WASHINGTON, May 24 (UPI) -- Lower-than-normal inventories and refinery work means consumers in the U.S. Midwest are facing higher-than-average gasoline prices, the Energy Department said.
The U.S. Energy Department's Energy Information Administration said Midwest gasoline prices have been on the rise since mid April.
"Higher gasoline prices in the Midwest largely reflect supply constraints stemming from decreased refinery runs and lower-than-normal gasoline inventories," the EIA said. "Refinery utilization in the Midwest has fallen steadily since the start of 2013 and is now about 83 percent of capacity, below the U.S. average of 87 percent."
The EIA said consumers in Minnesota were hardest hit, with gasoline prices as of May 20 at $4.29, more than 60 cents higher than the national average for a gallon of regular unleaded.
Gasoline prices in general have increased for the week of May 20 as U.S. consumers prepare to travel for the Memorial Day holiday. Motor group AAA reports the average national price for Friday was $3.65 per gallon, 4 cents higher than last week.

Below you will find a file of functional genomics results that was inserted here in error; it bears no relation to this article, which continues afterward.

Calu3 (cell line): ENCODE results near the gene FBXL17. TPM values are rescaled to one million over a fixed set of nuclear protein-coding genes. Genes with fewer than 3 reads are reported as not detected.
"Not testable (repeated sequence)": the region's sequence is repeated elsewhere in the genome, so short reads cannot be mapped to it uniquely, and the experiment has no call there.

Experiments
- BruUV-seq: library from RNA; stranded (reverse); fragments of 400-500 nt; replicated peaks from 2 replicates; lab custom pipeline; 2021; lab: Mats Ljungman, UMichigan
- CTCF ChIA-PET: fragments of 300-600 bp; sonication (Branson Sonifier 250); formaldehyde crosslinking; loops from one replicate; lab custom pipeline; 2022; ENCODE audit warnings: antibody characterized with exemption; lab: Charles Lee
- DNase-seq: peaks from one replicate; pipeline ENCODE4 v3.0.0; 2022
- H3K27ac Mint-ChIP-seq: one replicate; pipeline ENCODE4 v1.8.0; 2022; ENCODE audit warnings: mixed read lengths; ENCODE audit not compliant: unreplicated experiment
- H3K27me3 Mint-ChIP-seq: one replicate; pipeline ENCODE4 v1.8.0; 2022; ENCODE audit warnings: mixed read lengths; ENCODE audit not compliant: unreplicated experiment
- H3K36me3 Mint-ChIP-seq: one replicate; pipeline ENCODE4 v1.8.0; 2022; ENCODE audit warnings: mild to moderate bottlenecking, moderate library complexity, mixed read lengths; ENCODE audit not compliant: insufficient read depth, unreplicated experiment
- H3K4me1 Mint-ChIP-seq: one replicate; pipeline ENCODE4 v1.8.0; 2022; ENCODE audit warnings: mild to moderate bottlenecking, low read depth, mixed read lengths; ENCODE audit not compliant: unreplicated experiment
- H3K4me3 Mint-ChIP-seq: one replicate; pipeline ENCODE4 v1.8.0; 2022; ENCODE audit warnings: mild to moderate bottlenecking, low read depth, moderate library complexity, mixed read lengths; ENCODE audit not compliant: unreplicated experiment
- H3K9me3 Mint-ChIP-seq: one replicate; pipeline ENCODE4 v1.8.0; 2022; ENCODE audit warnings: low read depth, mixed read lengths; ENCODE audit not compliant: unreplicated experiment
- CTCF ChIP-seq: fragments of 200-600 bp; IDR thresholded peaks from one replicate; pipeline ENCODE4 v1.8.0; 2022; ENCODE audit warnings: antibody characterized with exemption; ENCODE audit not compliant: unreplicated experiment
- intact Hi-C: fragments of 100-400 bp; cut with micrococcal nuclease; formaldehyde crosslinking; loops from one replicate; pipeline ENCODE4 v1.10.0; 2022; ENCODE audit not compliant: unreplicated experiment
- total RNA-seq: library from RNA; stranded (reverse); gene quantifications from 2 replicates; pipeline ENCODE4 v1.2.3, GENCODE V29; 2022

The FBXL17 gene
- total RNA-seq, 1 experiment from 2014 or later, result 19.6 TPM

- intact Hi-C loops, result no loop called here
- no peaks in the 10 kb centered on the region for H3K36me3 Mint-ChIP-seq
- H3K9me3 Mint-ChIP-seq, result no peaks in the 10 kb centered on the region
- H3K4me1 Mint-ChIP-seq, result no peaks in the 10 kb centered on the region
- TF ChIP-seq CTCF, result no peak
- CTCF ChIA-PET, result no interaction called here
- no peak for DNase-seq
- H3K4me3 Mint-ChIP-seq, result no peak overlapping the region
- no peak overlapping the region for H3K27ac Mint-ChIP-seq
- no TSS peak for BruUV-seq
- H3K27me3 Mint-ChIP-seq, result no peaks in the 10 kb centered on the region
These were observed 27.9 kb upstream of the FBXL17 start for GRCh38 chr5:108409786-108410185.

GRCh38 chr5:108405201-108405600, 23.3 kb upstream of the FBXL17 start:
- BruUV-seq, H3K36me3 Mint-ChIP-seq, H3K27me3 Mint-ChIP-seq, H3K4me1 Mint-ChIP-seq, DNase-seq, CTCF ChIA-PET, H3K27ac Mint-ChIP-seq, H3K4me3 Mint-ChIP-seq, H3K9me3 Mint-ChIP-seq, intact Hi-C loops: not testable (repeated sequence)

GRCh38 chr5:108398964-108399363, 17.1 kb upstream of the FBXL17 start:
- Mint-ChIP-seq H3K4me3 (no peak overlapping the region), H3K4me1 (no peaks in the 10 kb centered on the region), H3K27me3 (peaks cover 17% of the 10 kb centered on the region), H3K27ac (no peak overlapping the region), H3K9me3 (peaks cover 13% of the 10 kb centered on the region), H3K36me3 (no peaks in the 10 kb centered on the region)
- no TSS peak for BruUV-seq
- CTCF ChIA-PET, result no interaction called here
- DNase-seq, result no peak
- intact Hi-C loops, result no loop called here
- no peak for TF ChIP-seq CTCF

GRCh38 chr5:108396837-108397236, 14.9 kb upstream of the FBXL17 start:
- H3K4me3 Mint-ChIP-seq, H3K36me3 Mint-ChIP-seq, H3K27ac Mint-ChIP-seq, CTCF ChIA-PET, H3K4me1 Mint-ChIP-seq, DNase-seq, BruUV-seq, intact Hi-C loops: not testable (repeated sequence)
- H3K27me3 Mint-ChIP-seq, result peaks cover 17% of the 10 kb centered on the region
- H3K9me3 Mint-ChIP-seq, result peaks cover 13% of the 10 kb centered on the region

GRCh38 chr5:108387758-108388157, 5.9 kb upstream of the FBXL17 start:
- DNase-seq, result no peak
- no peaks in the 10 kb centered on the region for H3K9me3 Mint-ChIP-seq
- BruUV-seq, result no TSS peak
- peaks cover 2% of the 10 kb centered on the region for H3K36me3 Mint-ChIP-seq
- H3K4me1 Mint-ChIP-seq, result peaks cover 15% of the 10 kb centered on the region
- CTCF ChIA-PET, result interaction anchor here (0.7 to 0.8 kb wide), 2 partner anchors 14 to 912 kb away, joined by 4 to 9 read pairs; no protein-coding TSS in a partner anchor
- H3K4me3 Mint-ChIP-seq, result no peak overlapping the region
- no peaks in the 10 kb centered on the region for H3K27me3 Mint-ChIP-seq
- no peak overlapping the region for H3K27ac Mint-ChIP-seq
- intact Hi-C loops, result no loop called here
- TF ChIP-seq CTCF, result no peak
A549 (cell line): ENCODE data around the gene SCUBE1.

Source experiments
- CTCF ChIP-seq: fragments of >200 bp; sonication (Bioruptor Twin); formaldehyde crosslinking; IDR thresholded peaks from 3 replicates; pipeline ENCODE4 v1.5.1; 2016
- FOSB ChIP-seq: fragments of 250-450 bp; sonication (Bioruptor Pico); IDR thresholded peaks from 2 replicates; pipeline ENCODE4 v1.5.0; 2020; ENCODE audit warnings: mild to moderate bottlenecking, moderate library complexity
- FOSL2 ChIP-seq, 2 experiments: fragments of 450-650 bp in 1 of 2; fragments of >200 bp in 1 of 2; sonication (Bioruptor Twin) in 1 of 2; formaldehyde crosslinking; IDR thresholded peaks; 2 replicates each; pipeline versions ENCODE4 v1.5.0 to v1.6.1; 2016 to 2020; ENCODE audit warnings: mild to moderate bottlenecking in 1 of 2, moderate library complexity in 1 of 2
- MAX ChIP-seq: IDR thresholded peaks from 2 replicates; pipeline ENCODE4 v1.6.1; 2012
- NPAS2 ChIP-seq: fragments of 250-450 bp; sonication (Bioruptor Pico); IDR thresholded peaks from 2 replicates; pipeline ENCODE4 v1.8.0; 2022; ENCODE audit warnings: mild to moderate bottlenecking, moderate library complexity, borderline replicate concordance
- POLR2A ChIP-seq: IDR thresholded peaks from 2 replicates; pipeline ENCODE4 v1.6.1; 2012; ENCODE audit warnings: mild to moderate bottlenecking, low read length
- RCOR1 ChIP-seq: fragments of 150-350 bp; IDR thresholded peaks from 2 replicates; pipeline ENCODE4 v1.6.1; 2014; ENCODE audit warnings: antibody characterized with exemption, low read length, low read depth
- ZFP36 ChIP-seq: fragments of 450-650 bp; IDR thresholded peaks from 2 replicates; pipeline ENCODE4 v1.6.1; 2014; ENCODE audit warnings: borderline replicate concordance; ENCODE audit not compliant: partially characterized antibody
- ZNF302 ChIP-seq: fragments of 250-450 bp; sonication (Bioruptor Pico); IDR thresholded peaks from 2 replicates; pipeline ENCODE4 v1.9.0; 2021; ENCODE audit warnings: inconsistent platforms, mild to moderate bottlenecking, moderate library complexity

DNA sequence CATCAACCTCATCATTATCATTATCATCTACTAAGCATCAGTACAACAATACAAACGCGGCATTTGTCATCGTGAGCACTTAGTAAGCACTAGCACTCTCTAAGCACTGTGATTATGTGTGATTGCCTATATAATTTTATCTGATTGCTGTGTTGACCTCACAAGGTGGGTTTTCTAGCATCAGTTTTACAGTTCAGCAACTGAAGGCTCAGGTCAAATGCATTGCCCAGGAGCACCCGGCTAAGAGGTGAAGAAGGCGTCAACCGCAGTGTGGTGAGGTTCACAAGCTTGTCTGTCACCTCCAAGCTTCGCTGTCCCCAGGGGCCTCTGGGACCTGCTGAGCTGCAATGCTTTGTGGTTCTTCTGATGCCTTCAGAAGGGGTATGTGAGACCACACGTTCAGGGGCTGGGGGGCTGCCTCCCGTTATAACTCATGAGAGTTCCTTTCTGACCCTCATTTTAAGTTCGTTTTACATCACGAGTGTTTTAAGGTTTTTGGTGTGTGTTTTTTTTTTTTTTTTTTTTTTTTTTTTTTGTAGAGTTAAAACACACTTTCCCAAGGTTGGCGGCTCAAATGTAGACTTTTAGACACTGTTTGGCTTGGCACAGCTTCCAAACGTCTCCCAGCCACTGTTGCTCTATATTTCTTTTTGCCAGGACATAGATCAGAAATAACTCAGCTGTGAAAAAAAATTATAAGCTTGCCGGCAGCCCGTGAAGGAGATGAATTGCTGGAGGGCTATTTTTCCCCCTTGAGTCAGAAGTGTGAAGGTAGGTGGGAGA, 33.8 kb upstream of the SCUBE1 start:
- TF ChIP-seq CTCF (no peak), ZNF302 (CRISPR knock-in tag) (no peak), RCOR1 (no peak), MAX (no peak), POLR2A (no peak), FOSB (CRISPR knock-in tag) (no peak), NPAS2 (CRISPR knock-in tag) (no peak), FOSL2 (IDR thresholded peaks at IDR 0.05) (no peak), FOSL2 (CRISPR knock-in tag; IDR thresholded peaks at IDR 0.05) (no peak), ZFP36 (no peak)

The EIA reports that U.S. consumers should pay about $3.53 for a gallon of regular unleaded gasoline this summer, down from last year's average.
Further north, the Canadian National Energy Board reports that consumers should be about the same for gasoline as they did last year, with a summer average between $4.38 per gallon and $4.68 per gallon.